+ Sutton Stokes, Associate Director
We have a messaging problem, when it comes to convincing you to attend the Civic Life Institute, our annual workshop on community engagement practices.
See, the very nature of community engagement work prevents us from making you any grand promises. Community engagement, and the process of building what we call “civic infrastructure”, takes time and work—often a lot of each. Success depends on too many factors to list here, but that list would include who is in your community, what issues your community faces, and the specific history and circumstances of your community.
So not only will the Civic Life Institute NOT whiten your teeth, keep leftovers fresher, or reduce your cholesterol as part of a low-fiber diet, I can’t even promise that your community will see a 30 percent increase in high-quality conversations by Q3 of the next fiscal year if you attend.
Here’s what I can promise (in addition to lunch).
I can promise you the thrill of experiencing conversations that are the opposite of the conversations we are all afraid of.
You know how horrible it is when your friends start arguing about politics on Facebook? Or when the Thanksgiving dinner conversation switches from cousins’ wedding plans to foreign policy and everyone cringes waiting for Uncle Jim to weigh in?
Those are the conversations I’m talking about when I say “the conversations we are all afraid of.”
And we’re afraid of them because they aren’t really conversations. They are battles or debates, in which opinions aren’t something to be offered, adjusted, and worked out together, but are instead weapons to be bashed over the head of anyone who disagrees. And of course anyone who disagrees is no longer a friend or a family member, but an opponent or maybe even an enemy…
By contrast, at the Civic Life Institute, you will experience and learn about conversations in which people talk to each other like, well, people.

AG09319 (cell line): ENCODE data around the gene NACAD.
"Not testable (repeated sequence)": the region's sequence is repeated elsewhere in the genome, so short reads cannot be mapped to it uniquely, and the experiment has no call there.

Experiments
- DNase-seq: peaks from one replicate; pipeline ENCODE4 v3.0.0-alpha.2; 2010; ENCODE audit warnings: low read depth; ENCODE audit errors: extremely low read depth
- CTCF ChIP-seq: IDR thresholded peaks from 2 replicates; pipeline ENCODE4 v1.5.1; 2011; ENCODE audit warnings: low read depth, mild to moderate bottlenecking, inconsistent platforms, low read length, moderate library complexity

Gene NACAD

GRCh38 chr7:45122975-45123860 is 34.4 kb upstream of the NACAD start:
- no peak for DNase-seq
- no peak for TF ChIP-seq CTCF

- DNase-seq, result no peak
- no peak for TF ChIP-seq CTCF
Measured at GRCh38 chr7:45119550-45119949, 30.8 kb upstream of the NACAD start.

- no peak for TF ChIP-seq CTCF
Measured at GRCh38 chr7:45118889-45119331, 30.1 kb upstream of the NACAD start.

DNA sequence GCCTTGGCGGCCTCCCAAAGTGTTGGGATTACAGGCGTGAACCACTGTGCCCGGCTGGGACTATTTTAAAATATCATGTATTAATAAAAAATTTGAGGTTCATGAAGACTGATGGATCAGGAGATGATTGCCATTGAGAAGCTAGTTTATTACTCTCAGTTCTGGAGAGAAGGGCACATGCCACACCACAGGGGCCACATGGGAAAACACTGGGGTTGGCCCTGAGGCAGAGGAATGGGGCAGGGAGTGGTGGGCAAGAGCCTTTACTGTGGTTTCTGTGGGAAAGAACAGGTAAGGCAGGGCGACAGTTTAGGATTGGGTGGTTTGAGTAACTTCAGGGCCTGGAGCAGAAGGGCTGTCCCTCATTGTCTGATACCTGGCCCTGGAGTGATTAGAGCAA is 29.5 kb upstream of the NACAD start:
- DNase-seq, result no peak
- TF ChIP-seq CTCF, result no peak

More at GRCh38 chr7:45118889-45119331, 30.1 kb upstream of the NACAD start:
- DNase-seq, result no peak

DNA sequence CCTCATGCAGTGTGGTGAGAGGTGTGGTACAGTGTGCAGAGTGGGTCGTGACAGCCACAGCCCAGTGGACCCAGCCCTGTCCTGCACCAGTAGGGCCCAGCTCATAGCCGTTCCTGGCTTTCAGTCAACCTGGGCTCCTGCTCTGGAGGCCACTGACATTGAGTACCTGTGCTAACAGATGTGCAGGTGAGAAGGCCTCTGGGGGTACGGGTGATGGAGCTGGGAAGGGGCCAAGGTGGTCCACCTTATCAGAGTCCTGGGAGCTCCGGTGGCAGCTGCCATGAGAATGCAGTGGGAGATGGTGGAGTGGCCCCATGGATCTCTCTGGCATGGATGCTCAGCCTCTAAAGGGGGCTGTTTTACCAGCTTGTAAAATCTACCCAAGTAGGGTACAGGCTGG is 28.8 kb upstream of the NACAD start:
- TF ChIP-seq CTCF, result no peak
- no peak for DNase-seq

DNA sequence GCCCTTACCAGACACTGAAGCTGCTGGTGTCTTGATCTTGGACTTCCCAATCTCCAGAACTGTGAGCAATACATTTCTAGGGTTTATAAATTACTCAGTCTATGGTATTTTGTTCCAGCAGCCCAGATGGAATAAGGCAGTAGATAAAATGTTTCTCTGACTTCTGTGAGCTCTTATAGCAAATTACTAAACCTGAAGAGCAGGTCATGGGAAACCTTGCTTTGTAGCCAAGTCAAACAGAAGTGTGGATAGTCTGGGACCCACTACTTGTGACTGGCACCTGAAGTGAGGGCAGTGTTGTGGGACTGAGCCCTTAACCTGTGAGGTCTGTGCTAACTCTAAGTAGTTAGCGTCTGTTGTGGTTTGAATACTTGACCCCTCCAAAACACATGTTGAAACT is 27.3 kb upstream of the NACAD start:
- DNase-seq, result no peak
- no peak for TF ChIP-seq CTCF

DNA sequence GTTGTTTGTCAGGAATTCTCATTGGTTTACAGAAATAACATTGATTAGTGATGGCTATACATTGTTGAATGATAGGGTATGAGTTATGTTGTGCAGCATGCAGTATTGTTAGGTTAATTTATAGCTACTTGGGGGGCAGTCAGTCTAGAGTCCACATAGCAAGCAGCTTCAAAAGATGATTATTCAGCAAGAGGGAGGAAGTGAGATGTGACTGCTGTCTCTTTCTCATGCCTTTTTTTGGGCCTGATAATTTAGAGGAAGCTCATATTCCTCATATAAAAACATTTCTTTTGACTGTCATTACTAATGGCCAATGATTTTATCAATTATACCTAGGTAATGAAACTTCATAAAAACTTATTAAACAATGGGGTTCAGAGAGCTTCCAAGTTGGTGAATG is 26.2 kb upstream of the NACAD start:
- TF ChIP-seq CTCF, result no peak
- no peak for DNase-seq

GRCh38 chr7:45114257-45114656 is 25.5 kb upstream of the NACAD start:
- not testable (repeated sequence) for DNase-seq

Conversations in which people learn that every solution to every tough problem—including the solution they favor themselves—has tradeoffs and downsides.
Conversations in which people gain a better understanding not only of their own opinions but also the reasons why a fellow American, West Virginian, or just plain human being—as opposed to an enemy or opponent—might disagree.
And having experienced this kind of conversation, you will know it—and its opposite—when you see it.
You will have experienced practices that can guide conversations onto safer ground, such as by lowering the heat of emotional arguments with respectful, thought-provoking questions.
You will have seen how to show that you are really listening  to the ideas that matter so much to other people, and you will know how important it is that we really listen, because you will know that the usual way people talk about tough issues often masks values, fears, and longings that all human beings share.
On the day after the Institute, you—and your community—might only be at the beginning of a long journey.
But you will know—you’ll be certain—what an important journey it is, and you will know where the path begins.
Please join us in Charleston, July 19-20.
For more information, or to register, click here.
 What’s “community engagement”? Just a fancy name for helping people come together to talk about and take actions on tough issues.
 What’s “civic infrastructure”? Just a fancy name for strong habits of grassroots community conversations and problem solving.
 On the subject of listening, I love this quote from the poet and philosopher Mark Nepo: “To listen is to continually give up all expectation and to give our attention, completely and freshly, to what is before us, not really knowing what we will hear or what that will mean. In the practice of our days, to listen is to lean in, softly, with a willingness to be changed by what we hear.”